Sometimes, witnesses are listed on the police report. Other times, the investigating officer will not get the witnesses’ names. Video cameras on buildings, parking lots, and light poles are another source of evidence we may be able to obtain to investigate the collision.

We will conduct a thorough investigation of your accident to prove the other driver was at fault.

How much is my car accident claim worth?

While there is no set amount of damages for car accidents, there are a few key variables that determine the value of your claim. These include insurance coverage limitations, property damage, medical expenses, loss of household services, disfigurement, loss of income or earning capacity, pain and suffering, loss of enjoyment of life, and in some cases punitive damages. We will review all the circumstances surrounding your case and fight for every dollar that you are owed.

Punitive damages are intended to deter the defendant from engaging in conduct similar to that which forms the basis of a lawsuit. You may be entitled to punitive damages if the other driver was texting while driving, driving under the influence, or acting out of aggression (road rage).

Should I answer questions from the other driver’s insurance company?

No, not without your attorney present. Insurance companies are invested in protecting the interests of their insured. Most insurance companies will use anything you say against you later in the claim. Contact us immediately if the other driver’s insurance company contacts you, and direct the insurance company to talk to us.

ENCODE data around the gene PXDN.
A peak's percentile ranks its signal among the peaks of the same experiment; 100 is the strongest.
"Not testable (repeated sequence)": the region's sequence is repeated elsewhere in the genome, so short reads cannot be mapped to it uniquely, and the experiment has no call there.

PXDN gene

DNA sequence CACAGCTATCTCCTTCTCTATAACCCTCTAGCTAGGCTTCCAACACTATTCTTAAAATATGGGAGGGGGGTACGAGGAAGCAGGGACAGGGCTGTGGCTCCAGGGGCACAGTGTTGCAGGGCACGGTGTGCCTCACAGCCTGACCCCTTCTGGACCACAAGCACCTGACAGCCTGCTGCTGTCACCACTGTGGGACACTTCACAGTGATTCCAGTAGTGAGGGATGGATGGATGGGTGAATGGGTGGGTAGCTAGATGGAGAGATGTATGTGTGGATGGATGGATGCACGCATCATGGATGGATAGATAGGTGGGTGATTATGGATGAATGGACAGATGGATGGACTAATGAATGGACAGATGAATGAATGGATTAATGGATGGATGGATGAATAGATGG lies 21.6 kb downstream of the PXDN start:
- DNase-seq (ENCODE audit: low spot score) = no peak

Should I take a settlement offer from the insurance company?

Most insurance companies look for ways to resolve claims as quickly as possible, often offering a settlement that falls far below the actual damages you have suffered. While it is ultimately your decision, we advise against accepting a settlement without our guidance. You only have one chance to settle your case, and an early settlement may not provide you with the justice you deserve.

The driver who hit me doesn’t have insurance. How can I be compensated for my car accident?

Although car insurance is a requirement in New Mexico, not every driver follows the law. If you have uninsured/underinsured motorist coverage on your insurance policy, you may be able to pursue a claim against your own insurance company. If you do not have uninsured/underinsured coverage, we will investigate all the circumstances surrounding your accident to determine what other options are available to get you the compensation you deserve.

What is uninsured/underinsured motorist coverage?